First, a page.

Thursday, May 26, 2011

Hello one and all

This is seriously about the third time I have tried to post. It just wasn't freaking working. And now it is again. So. A quick update.
Yes I have changed my profile pic. And my 'handle' back to MG.
This is because:
a. it was time for a change
b. mean people on facebook might find me and be mean.
I know this sounds ridiculous and it is but hey. I've got to move with the times.
So what'cha reading? I'm battling through The Book of Rachael by Leslie Cannold and my feeling is that a brilliant idea has been wasted. It's a good effort though I suppose.
Last night I went to see Gail Dines talk at Melbourne Uni.
Gail Dines is the anti-porn crusader who needs a spandex suit of her own such is her fight against the pornification of society. She has written a book called 'Pornland' and in it she dissects the industry and the damage. And when she talks about porn she's not talking about what is now seen as 'porn lite' (ie simple images of people having sex, what people over 30 think of as porn, you know, pool cleaner-moustache-'70s bush) she is talking about 'body punishing' extreme stuff, like multiple penetrations, double anal, fellatio so rigorous to make the woman gag and even vomit (there are fetish sites catering to this shit) and worse. It's all there with a click of a button and kids are curious and they are looking at it. At work, we heard the story of a boy, 15 or 16, had his first sexual experience and thought he had to do anal, oral and vaginal sex all on the first time. There are kids out there watching this stuff before they have even kissed someone else.
Is this wowserism? She doesn't talk about censorship or banning. She talks about exposing the machine, the capitalist machine, that is behind porn and the pornification of society. She talks about education and exposing this stuff for the skewed respresentation of sex that it is.
So much good stuff last night, so much interesting stuff in the book. Not for the fainthearted but if you have kids, this is something you will need to talk to them about. She told her teenage son 'if you are going to look at porn, you need to know you will be handing over the development of your sexuality to this industry. Scary stuff.
Wow this was going to be a light catch up. To bed now.
Stay warm.

10 comments:

Another Outspoken Female said...

Did you watch Dines on Q&A go head to head with Canold? I hate it when feminists argue..it dilutes our strength. In the end I agreed with/got annoyed with both of them equally.

BookMoth said...
This comment has been removed by the author.
BookMoth said...

Hi MG! Right on. Have you read 'Female Chauvinist Pigs' by Ariel Levy? It's really, really good. (And disturbing.) I don't have teenage children (well, any children), but I imagine that if I do eventually I will simply have to ban them from the internet until they are 25.

Looking forward to more booky thoughts from you! Have you read the new Franzen? I really loved it, although (as with all Franzen novels) I felt kind of depressed and in need of a valium after each chapter. But Richard Katz. Rawrrr. What a character.

BookMoth said...

Hmm. I just realised I may have asked you about Freedom on this blog when it first came out. Apologies for the repetition.

In other news!
http://6thfloor.blogs.nytimes.com/2011/05/26/words-you-dont-say/#

Alex said...

I spent a good part of the 90s tied up (boom-tish) in porn, and I've got to say that it was a bit unsettling seeing the rise of the "Evil Empire" imprint, which seemed to transform extreme-hardcore gonzo from a niche Euro-fetish to the very definition of main-stream. The movies were all essentially the same and appeared to follow a premise of "punish the slut". Basically, you'd watch a group of blokes savagely fuck some (usually young) girl's throat and arsehole for twenty minutes while slapping and choking her and saying shit like, "You like that, you fucking slut?", over and over again. Repeat five times to fill a two hour movie. I don't know if it appeals to some sort of pack-rape fantasy or the idea of a woman as something to be used, or the same human instinct that drives small children to bully each other; but I can say that, by the time I cut ties, it was about the only thing I saw people buying.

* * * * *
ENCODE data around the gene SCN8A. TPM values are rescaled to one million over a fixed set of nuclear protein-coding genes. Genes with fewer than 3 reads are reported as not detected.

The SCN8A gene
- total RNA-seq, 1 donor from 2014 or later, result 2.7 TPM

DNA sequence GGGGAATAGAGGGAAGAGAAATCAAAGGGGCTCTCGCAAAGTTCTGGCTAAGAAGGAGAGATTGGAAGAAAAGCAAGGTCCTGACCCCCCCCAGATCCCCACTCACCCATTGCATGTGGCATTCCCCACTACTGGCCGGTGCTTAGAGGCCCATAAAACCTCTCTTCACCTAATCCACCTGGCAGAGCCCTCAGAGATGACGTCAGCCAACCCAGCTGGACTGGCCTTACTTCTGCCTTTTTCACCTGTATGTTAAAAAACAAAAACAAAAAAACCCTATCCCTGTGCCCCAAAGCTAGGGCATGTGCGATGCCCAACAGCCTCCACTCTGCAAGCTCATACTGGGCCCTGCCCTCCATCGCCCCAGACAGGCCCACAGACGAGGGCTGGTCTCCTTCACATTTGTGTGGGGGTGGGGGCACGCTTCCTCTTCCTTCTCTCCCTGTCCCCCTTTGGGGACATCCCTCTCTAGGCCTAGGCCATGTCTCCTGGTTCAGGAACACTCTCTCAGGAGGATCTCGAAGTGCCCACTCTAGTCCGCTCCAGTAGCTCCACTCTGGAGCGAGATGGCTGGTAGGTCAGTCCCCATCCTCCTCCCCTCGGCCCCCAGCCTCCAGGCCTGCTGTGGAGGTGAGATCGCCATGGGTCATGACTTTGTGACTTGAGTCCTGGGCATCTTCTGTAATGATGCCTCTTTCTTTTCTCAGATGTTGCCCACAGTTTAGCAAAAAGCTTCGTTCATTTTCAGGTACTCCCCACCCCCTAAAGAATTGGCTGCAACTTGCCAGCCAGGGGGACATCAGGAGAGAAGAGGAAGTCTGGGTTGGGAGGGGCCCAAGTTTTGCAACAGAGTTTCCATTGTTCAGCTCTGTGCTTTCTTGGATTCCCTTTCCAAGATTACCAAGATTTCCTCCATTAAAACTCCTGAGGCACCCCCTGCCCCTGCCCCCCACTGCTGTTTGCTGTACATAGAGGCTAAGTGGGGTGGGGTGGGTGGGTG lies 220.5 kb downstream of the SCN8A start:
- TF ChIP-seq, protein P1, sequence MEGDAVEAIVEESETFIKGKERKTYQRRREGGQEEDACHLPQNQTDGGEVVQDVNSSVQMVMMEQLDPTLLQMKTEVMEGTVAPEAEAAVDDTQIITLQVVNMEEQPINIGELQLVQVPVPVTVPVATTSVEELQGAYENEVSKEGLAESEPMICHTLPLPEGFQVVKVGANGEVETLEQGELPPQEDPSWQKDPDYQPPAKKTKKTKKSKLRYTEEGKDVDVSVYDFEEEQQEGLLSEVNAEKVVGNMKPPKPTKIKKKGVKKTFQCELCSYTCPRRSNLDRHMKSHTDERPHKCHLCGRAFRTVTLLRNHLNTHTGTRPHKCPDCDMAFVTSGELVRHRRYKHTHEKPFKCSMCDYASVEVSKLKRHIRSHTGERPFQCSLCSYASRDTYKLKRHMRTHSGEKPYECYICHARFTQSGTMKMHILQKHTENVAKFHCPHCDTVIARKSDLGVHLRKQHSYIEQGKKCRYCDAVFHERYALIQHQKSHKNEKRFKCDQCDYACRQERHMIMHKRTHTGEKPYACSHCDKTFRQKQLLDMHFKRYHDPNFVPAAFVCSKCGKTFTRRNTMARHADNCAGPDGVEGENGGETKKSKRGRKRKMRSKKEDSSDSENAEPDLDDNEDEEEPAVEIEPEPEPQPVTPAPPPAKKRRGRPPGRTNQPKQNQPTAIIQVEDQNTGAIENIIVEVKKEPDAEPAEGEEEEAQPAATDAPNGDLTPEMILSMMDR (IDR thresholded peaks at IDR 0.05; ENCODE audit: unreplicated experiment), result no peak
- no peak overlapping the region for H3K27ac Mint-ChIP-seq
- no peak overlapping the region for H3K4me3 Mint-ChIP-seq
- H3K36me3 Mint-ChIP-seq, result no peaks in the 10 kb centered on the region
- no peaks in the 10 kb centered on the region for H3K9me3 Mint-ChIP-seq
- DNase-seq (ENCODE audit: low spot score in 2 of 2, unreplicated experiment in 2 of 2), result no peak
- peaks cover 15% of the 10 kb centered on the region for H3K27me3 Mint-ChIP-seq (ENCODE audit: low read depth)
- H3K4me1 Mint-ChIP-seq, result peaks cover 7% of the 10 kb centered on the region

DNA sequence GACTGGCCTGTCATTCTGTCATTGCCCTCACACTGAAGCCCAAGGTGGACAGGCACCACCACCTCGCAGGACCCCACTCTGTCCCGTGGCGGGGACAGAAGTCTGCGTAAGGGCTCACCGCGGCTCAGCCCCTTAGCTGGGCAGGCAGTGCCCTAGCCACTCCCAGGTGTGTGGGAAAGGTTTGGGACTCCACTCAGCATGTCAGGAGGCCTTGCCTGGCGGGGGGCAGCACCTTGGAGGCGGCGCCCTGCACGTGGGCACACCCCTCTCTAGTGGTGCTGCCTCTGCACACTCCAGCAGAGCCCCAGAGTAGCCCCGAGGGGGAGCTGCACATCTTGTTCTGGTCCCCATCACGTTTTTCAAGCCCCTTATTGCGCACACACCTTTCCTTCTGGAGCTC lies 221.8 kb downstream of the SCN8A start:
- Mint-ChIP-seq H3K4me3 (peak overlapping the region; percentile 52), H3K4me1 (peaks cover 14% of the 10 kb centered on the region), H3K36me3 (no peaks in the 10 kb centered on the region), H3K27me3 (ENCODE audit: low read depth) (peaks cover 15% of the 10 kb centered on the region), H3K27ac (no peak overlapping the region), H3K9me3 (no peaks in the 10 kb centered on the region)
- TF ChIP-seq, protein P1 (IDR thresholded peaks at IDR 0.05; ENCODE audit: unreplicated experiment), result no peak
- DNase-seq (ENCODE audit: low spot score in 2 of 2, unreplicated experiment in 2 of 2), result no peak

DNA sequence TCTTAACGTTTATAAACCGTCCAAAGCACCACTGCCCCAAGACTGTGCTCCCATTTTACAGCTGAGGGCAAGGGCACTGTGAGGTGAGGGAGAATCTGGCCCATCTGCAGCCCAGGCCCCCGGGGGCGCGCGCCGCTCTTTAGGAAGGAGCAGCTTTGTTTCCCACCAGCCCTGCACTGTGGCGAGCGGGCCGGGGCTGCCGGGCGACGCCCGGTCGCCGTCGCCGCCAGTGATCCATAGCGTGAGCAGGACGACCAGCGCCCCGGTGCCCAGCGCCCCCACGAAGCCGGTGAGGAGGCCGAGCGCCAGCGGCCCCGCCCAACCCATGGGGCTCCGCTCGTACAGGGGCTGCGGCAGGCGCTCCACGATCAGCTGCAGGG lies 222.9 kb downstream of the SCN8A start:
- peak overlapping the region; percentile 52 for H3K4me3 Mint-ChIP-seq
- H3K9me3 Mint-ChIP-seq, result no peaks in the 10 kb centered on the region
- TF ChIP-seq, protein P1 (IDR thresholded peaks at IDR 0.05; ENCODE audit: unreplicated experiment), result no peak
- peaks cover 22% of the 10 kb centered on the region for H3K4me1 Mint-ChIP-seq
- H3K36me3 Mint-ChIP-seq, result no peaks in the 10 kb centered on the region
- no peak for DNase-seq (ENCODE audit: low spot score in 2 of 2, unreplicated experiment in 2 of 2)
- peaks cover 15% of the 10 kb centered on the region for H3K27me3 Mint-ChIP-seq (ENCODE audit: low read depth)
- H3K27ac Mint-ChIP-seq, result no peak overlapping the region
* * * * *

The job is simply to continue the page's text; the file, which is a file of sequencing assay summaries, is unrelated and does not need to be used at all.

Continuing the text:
Personally, I don't like it and want it to go away (or at least go back to being a tiny niche). And, while I hear Gail Dines saying a number of good things, I also think, at times, she has her head a little bit up her bum. Among other things, I'm extremely opposed to her thoughts on suing porn companies. I may be totally wrong, but I tend to think, more than anything, what young people need is access to images of normal human sexual behaviour that can compete with porn -- that is, some sort of really really real, non-awkward or embarrassed or glossed-over normalised (and probably ongoing) form of full-on, nothing-hidden sex-education. I've no idea how many parents would agree with me, though.

MG said...

Oooh goody, porn talk. But first - Richard Katz. Rawr exactly BookMoth. Yes I think we did talk about Freedom and I liked it. Haven't read his other one(s) though. I should right?

Yes I saw the qanda episode today at work actually AOF. Michael Cunningham was rocking too much and a big distraction, Dines was kind of annoying towards the end and completely isolated, everyone was hating her, but I kind of get it that she puts herself there. She is not into compromise. Leslie Cannold annoyed the bejesus out of me. Do all feminists have to disagree with each other? If there are two on a panel, do they ever agree? The best of them all was Howard Jacobsen, oh my god what a mind. He was fabulous. 'Be ashamed of being an ashamed Jew' and 'man's mind is a jungle of horror' and other gems. I am reading The Finkler Question asap. I had avoided only because I feel I have read so much about Jewish topics. Brendan Cowell annoyed me too, even though I'm interested in reading his book to see a) how good/bad it is b) how it treats the subject of masculinity.

Alex, interesting what you say. At work we have research that tells us that by the age of about 11 years old, something like 80% of boys have seen something pornographic, whether it's online or whether it's on other kids' phones. Often they are told 'look at this' at school and a phone is shoved in front of their faces. Of course the definition of 'pornography' is important here. If it's just two people having sex and seems gentle and sexy, then I don't think that's such a huge problem as the gonzo violent stuff.